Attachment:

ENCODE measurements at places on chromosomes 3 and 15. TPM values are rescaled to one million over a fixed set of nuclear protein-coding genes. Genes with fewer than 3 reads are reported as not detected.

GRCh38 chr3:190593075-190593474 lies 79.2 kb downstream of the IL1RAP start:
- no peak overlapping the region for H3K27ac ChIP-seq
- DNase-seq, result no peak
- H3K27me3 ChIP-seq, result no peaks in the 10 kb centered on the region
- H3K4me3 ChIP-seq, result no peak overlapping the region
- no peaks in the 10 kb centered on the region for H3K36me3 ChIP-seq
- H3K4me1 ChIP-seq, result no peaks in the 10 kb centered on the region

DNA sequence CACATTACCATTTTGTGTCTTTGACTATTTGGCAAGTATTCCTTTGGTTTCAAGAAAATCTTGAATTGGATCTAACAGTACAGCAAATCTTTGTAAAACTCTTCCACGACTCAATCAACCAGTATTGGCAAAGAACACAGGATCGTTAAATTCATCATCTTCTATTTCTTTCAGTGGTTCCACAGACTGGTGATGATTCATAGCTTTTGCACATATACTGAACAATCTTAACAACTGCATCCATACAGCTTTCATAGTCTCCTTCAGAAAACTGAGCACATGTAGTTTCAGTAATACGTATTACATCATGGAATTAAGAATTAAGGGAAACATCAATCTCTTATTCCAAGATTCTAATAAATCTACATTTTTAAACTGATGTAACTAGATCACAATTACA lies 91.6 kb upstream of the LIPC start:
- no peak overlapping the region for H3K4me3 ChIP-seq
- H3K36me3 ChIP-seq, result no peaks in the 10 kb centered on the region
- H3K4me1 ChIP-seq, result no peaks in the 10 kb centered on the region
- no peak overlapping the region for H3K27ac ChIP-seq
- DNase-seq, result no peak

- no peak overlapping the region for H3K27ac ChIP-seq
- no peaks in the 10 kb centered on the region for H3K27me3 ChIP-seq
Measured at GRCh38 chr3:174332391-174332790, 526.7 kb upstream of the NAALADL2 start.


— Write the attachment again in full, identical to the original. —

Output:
ENCODE measurements at places on chromosomes 3 and 15. TPM values are rescaled to one million over a fixed set of nuclear protein-coding genes. Genes with fewer than 3 reads are reported as not detected.

GRCh38 chr3:190593075-190593474 lies 79.2 kb downstream of the IL1RAP start:
- no peak overlapping the region for H3K27ac ChIP-seq
- DNase-seq, result no peak
- H3K27me3 ChIP-seq, result no peaks in the 10 kb centered on the region
- H3K4me3 ChIP-seq, result no peak overlapping the region
- no peaks in the 10 kb centered on the region for H3K36me3 ChIP-seq
- H3K4me1 ChIP-seq, result no peaks in the 10 kb centered on the region

DNA sequence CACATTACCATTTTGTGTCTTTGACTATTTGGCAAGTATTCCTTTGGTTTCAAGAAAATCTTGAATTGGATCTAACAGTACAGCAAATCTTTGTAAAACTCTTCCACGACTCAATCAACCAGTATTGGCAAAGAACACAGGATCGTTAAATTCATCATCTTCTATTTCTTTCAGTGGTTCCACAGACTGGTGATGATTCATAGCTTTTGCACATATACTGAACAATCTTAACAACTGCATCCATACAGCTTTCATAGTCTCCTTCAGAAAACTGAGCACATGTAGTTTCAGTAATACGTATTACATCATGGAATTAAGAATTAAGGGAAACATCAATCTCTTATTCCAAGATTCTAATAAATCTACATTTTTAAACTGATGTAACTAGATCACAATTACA lies 91.6 kb upstream of the LIPC start:
- no peak overlapping the region for H3K4me3 ChIP-seq
- H3K36me3 ChIP-seq, result no peaks in the 10 kb centered on the region
- H3K4me1 ChIP-seq, result no peaks in the 10 kb centered on the region
- no peak overlapping the region for H3K27ac ChIP-seq
- DNase-seq, result no peak

- no peak overlapping the region for H3K27ac ChIP-seq
- no peaks in the 10 kb centered on the region for H3K27me3 ChIP-seq
Measured at GRCh38 chr3:174332391-174332790, 526.7 kb upstream of the NAALADL2 start.